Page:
Spain used to be one of the top dogs in the game of world empires, however, by the 1890s (about the start of our Gilded Age/ Progressive Era), Spain’s overseas empire had been greatly reduced. They were left with Cuba, the Philippines, Puerto Rico, and a few other small islands.
The Cubans were poor and did hard labor working on the sugar and tobacco plantations. Jose Marti had led a group of Cuban exiles (living in the U.S.) back home to Cuba and declared Cuba’s independence in 1895. Spain was not going for this at all. Spain responded by send the Spanish Armada (Spanish Navy) with the Spanish Army to “crush” the rebellion. The Spaniards were very brutal and inhumane in their methods to crush/repress the uprising taking place in Cuba. The Spaniards would barricade entire villages with barbed wire, and the people would start to die of disease and starvation. (Not a pleasant way to go.)
The things taking place in Cuba raised humanitarian concerns here in the United States. The events started to be reported by newspaper journalists such as; Joseph Pulitzer and William Randolph Hearst. These newspapers and the journalists deliberately sensationalized the news, depicting the Spaniards as ‘murderous brutes’ in order to sell more papers. This technique became known as Yellow Journalism and it is making a strong come back in today’s society. Although their unbalanced reporting increased circulation of their papers, it gave Americans a VERY distorted and inaccurate picture of the events taking place in Cuba. Americans were becoming more and more concerned with how they were going to protect their investments in and trade with Cuba.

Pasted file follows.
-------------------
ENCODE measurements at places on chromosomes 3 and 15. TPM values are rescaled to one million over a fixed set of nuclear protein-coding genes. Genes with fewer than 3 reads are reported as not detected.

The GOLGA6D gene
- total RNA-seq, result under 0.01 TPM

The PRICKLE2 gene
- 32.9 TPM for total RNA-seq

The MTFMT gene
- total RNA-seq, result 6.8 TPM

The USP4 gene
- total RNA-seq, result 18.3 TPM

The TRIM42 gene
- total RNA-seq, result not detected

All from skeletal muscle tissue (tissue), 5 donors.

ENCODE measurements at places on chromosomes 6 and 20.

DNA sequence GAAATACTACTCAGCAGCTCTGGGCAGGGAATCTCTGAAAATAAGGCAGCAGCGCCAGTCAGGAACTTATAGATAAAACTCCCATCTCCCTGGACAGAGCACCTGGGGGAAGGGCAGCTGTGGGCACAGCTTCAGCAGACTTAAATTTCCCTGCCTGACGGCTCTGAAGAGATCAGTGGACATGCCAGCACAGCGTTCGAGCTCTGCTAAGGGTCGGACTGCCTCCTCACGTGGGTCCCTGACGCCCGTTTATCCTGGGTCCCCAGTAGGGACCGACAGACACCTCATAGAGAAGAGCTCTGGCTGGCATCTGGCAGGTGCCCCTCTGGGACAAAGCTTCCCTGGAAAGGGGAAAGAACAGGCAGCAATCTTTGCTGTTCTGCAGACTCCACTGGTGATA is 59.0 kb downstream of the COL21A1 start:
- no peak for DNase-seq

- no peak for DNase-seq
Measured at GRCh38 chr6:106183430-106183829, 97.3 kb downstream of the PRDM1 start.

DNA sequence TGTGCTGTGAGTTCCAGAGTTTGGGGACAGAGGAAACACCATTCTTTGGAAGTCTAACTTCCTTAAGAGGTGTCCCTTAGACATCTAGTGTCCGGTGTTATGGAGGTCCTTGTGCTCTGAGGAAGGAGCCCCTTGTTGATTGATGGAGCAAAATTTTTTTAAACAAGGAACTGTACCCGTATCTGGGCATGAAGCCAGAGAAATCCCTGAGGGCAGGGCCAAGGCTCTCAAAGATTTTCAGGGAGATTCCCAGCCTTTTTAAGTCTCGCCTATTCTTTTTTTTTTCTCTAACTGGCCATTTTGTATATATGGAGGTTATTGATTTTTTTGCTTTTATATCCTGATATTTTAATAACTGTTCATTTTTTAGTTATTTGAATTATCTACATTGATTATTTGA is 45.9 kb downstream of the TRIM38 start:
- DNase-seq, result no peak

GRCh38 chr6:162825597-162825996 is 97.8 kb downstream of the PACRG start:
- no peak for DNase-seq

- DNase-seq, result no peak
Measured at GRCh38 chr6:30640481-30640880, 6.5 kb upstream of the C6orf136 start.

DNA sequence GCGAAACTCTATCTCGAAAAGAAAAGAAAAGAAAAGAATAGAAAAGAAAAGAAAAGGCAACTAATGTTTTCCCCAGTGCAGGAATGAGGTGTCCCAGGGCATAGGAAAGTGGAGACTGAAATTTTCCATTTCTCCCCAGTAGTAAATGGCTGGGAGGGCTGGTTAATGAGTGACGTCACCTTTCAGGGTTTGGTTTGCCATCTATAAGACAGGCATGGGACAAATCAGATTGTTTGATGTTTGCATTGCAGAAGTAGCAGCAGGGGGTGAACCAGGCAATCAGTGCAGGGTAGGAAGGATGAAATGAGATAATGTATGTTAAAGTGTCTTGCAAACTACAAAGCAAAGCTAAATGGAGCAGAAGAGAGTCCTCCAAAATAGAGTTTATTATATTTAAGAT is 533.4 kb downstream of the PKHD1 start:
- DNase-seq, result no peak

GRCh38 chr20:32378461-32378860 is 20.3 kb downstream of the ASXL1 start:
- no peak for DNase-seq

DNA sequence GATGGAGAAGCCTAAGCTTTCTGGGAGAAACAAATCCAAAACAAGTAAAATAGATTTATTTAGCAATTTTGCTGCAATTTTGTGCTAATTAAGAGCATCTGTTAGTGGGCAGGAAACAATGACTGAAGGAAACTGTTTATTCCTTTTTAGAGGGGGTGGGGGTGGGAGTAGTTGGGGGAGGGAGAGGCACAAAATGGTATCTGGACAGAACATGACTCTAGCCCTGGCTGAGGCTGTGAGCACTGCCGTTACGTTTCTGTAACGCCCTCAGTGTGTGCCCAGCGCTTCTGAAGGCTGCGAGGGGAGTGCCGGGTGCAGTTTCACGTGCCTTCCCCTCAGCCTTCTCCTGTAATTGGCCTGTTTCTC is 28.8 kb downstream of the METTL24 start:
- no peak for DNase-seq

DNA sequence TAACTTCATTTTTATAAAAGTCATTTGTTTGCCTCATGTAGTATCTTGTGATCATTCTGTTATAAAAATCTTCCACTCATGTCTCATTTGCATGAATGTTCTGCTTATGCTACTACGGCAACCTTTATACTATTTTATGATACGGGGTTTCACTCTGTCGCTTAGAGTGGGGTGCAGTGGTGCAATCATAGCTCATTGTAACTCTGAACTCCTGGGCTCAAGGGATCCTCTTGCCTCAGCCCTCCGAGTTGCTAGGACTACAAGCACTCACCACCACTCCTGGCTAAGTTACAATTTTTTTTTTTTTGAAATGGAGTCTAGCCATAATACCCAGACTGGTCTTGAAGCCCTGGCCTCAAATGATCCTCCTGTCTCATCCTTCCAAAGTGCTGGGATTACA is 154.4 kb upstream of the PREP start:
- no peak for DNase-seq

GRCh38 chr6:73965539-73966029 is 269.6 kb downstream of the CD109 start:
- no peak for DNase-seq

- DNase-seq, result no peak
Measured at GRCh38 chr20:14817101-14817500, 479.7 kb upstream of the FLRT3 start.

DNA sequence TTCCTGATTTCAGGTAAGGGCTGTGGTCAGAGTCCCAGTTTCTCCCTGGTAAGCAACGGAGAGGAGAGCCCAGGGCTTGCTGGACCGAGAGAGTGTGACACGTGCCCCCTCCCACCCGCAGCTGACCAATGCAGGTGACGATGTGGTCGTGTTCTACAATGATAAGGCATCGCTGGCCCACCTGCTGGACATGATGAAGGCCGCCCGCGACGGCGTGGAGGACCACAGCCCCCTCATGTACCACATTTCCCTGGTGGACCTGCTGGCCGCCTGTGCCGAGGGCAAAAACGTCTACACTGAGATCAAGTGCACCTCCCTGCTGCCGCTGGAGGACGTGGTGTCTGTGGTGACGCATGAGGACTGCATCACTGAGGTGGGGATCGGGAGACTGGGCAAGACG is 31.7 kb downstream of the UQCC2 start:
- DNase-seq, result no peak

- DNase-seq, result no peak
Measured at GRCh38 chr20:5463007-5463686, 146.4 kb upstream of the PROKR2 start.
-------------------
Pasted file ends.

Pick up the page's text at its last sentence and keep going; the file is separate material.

In the early months of 1898, a letter by De Lome, the Spanish ambassador, was published in the newspapers across the United States. The De Lome Letter outraged Americans. It said that our President (President McKinley) was “weak” and had no backbone.
Shortly after this the U.S.S. Maine was sent to Cuba to protect the lives and property of Americans. It was anchored in Havana Harbor. The U.S.S. Maine exploded and sunk, killing 258 U.S. sailors and injuring many others. Although the cause of the explosion was unknown, the Hearst and Pulitzer newspapers blamed the Spanish for sabotage.
The sinking of the Maine set off a large amount of protests here in the states. The Spanish government responded with a denial of sabotage and was willing to halt its fighting against the Cuban rebels and even open the Cuban prison camps, but they still refused to grant Cuba its independence.